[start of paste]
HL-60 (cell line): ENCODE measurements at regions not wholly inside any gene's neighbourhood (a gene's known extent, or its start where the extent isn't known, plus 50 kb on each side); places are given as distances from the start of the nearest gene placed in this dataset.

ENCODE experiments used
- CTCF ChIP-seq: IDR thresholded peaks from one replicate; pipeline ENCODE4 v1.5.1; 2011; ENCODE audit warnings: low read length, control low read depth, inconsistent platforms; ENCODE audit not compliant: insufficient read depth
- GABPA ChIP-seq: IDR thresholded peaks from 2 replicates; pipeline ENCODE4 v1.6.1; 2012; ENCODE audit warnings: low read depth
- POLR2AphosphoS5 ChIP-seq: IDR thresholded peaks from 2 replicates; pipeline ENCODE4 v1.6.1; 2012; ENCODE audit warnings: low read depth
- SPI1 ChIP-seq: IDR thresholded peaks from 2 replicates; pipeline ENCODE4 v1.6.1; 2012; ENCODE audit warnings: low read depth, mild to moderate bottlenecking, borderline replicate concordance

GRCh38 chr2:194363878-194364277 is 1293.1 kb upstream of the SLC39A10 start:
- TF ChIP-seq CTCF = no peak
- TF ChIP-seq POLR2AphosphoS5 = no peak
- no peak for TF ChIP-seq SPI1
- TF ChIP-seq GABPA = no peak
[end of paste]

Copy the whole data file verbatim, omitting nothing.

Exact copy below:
HL-60 (cell line): ENCODE measurements at regions not wholly inside any gene's neighbourhood (a gene's known extent, or its start where the extent isn't known, plus 50 kb on each side); places are given as distances from the start of the nearest gene placed in this dataset.

ENCODE experiments used
- CTCF ChIP-seq: IDR thresholded peaks from one replicate; pipeline ENCODE4 v1.5.1; 2011; ENCODE audit warnings: low read length, control low read depth, inconsistent platforms; ENCODE audit not compliant: insufficient read depth
- GABPA ChIP-seq: IDR thresholded peaks from 2 replicates; pipeline ENCODE4 v1.6.1; 2012; ENCODE audit warnings: low read depth
- POLR2AphosphoS5 ChIP-seq: IDR thresholded peaks from 2 replicates; pipeline ENCODE4 v1.6.1; 2012; ENCODE audit warnings: low read depth
- SPI1 ChIP-seq: IDR thresholded peaks from 2 replicates; pipeline ENCODE4 v1.6.1; 2012; ENCODE audit warnings: low read depth, mild to moderate bottlenecking, borderline replicate concordance

GRCh38 chr2:194363878-194364277 is 1293.1 kb upstream of the SLC39A10 start:
- TF ChIP-seq CTCF = no peak
- TF ChIP-seq POLR2AphosphoS5 = no peak
- no peak for TF ChIP-seq SPI1
- TF ChIP-seq GABPA = no peak